Parents' Choice Foundation: Reviewing Children's Media Since 1978

I SPY Universe

I SPY Universe

Spring 2011 Video Games
Ages: 6 & Up
Publisher: Scholastic Media
Price: $19.99
Gaming System: Nintendo DS

Our universe is in trouble because the sun is fading. And you posses a cosmic generator that can spark up the old star, but it's missing pieces that can only be found solving "I Spy" puzzles (36 riddles and 400 objects). Collect all the missing 36 pieces that you earn by solving the riddles, save the sun, win the game, simple as that!

At its core, this is an electronic version of the "I Spy" series of the popular find-the-objects books. You start with two planets, each with two picture puzzles in which items from a riddle are blended with dozens of other objects. The riddles are tried-and-true "I Spy" style, such as "I spy a yellow snake, a dolphin that's blue, three red snakes……one pink worm, and the largest spider of all, to make you squirm."

Easier said than done. A few of the objects, you find right away, but always there are those that take forever. Tap a found object with the stylus and it emits a little buzz and electric swirl on-screen and its text color changes in the riddle.

The game offers periodic hints if you need help. Along the way, six other brain-teasing mini puzzles pop up for a change-of-pace. And, as you finish riddles, other planets unlock other riddles and puzzles.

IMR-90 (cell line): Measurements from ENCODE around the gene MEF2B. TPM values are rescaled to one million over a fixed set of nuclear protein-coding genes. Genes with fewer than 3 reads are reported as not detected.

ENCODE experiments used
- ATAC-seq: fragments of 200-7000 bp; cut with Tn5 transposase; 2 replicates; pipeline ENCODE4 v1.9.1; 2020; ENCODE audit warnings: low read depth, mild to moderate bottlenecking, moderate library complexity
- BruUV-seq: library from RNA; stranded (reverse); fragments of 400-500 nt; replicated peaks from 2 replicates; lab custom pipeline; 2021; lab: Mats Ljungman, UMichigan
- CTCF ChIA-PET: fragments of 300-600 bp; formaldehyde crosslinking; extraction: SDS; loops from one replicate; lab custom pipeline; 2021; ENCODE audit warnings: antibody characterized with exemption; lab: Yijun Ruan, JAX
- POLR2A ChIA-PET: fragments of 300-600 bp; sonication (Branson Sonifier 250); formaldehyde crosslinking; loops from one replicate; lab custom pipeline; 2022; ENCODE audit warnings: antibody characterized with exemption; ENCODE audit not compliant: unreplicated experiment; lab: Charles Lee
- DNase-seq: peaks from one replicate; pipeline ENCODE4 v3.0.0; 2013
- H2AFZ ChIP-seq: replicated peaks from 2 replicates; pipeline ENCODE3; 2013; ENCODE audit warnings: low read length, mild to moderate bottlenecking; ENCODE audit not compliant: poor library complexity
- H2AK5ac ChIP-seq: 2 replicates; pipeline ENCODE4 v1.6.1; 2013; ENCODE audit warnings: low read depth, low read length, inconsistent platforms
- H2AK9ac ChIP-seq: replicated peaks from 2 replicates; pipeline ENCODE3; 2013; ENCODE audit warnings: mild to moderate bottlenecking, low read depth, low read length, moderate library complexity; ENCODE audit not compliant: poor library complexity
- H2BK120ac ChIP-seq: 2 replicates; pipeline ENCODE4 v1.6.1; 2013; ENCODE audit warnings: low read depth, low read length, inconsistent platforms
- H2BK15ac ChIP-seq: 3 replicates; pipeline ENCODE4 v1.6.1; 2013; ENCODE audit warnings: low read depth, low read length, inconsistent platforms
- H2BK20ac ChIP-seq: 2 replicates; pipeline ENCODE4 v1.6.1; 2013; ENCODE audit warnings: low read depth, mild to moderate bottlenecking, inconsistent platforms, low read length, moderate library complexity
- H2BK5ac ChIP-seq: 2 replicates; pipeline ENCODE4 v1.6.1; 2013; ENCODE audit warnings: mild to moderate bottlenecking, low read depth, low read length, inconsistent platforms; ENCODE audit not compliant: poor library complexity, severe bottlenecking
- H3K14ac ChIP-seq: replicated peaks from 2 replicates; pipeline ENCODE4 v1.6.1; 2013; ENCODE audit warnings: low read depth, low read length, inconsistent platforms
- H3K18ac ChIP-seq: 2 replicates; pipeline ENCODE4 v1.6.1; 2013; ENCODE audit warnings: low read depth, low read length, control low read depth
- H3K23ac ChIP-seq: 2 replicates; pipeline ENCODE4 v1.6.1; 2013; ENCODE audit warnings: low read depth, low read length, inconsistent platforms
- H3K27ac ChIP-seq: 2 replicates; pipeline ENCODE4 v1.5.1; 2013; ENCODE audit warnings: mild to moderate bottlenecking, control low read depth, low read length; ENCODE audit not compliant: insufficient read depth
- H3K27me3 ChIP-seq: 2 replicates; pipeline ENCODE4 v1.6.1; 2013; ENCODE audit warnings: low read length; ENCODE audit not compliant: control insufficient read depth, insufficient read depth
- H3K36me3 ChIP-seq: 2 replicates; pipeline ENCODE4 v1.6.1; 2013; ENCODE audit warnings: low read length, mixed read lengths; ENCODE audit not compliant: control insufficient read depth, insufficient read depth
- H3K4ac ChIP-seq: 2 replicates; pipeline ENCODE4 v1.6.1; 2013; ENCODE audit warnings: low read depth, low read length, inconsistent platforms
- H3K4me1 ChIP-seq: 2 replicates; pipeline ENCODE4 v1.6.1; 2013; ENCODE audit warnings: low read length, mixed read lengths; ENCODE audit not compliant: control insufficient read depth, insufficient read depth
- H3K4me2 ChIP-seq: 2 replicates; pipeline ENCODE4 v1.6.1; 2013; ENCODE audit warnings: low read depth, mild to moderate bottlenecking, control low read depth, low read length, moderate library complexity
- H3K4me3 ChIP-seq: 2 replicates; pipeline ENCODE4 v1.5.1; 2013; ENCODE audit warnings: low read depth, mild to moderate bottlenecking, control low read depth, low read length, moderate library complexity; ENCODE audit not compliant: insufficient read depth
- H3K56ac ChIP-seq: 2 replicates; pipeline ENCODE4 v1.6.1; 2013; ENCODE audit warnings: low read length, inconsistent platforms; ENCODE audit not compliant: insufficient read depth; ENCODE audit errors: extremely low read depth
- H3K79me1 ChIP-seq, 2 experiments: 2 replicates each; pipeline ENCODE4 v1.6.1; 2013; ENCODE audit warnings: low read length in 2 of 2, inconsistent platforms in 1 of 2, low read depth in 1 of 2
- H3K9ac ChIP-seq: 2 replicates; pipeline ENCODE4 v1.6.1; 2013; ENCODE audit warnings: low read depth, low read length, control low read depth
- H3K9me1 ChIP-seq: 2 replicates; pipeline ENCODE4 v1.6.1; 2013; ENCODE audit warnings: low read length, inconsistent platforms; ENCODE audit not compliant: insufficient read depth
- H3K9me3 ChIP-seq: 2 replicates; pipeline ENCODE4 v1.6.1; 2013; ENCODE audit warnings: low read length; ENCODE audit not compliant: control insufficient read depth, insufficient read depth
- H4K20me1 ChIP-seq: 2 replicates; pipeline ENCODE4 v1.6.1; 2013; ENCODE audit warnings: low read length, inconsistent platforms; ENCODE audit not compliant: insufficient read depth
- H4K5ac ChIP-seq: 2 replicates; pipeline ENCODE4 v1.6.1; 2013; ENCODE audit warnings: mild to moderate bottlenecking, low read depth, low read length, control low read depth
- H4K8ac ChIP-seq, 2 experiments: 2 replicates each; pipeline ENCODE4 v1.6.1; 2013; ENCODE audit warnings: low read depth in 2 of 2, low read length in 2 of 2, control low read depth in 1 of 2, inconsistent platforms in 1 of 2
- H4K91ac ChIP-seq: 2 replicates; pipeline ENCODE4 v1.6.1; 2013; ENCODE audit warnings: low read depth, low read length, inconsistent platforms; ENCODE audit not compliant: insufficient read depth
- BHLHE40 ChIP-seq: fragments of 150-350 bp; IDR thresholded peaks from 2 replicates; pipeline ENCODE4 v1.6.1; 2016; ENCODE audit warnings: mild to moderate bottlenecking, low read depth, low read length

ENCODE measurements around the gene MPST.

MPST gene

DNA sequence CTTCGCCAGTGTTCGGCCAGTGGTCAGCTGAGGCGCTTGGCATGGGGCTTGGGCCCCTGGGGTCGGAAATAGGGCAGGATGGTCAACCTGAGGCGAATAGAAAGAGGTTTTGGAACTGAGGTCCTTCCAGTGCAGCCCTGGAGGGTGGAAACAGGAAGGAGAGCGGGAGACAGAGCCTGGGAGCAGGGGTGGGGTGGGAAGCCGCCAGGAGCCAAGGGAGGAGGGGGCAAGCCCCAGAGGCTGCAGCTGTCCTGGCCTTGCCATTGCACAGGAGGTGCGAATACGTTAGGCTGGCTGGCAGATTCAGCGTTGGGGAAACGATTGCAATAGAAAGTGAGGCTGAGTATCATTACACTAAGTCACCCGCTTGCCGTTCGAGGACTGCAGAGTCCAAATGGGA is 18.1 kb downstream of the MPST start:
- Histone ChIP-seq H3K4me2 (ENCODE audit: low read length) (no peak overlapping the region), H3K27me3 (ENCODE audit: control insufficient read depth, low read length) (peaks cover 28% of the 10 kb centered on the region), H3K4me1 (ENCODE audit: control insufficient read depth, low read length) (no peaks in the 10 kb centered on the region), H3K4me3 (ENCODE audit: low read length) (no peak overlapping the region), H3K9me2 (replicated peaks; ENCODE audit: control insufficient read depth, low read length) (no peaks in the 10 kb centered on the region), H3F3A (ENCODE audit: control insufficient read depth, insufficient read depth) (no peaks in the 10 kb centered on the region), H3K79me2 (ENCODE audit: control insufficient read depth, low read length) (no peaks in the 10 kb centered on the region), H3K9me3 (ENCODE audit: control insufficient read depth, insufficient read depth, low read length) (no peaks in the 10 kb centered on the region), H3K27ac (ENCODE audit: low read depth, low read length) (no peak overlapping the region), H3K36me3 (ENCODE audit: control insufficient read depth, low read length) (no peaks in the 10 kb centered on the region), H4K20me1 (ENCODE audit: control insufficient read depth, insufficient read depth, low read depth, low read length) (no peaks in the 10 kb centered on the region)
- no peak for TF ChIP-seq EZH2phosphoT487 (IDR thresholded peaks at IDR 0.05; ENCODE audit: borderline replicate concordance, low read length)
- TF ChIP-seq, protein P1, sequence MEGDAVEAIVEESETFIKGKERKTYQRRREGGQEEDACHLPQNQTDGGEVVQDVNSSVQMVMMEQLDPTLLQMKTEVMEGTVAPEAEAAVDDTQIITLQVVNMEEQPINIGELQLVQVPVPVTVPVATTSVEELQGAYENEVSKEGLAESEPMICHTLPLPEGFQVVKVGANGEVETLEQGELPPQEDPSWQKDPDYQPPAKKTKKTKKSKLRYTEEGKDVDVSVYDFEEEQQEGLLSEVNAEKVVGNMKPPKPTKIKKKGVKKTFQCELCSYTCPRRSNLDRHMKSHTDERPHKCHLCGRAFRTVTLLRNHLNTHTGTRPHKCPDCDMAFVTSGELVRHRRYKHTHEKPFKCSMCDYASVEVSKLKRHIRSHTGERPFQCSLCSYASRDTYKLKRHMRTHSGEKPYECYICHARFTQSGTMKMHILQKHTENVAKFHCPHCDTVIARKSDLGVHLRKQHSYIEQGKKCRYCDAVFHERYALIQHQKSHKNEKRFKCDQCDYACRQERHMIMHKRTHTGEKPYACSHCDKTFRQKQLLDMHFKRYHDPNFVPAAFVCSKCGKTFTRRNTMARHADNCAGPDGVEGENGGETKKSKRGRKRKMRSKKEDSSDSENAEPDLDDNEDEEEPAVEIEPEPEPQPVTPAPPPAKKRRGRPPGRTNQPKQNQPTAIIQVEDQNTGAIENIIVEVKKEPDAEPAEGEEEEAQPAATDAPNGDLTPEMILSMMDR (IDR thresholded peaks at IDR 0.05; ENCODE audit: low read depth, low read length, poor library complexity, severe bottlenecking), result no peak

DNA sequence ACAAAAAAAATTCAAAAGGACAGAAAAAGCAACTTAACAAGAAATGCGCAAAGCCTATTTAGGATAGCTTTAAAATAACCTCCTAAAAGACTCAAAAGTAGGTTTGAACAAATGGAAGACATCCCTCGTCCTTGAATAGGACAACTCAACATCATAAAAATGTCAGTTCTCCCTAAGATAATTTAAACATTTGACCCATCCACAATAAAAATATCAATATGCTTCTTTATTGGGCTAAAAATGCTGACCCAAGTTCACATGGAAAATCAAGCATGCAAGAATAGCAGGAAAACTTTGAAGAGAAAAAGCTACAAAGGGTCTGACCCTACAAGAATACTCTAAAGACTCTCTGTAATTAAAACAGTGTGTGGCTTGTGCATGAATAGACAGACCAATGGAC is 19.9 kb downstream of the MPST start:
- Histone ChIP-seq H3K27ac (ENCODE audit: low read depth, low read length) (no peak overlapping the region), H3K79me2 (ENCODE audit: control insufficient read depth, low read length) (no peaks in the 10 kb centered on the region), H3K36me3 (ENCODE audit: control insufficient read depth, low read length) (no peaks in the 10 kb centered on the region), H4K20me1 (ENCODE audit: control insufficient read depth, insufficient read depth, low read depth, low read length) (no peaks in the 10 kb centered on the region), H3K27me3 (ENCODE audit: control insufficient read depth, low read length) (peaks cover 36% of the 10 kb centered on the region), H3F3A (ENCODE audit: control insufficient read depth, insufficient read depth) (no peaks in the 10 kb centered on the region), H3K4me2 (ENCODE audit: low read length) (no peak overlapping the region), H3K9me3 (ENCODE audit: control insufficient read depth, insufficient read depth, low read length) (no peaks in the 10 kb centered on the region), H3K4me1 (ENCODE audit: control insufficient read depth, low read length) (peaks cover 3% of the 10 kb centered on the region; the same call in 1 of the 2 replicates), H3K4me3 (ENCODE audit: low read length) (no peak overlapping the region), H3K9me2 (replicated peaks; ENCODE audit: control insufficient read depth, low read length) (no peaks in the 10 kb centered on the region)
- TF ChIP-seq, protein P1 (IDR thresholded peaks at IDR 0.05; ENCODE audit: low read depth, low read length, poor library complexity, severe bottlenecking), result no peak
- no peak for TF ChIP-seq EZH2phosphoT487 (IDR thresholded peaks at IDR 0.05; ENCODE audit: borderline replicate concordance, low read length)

One heads-up to Scholastic: Either drop the superficial pretense of a storyline and just create 36 incredible "I Spy" puzzles, or make the 36 puzzles' content consistent with the context of racing through the universe. In this, the second "I Spy" game on Nintendo DS (the first was "I Spy Funhouse" in 2007), the random objects within each puzzle have little or no connection to space travel or planetary themes. The puzzle pictures look more like jam-packed toy boxes-filled with everything from hammers and train cars to dominos and numbers.

But for "I Spy" fans whose eyesight is up to finding tiny objects camouflaged in cluttered puzzles on small Nintendo DS screens, this game can be fun and addictive.

Don Oldenburg   ©2011 Parents' Choice
A former feature writer and consumer columnist at The Washington Post for 22 years, Don Oldenburg is the Director of Publications and Editor of the National Italian American Foundation, in Washington, D.C. He regularly reviews books for USA Today and is the coauthor of "The Washington DC-Baltimore Dog Lovers Companion" (Avalon Travel). The proud father of three sons, he lives with his journalist-author wife, Ann Oldenburg, in McLean, VA.

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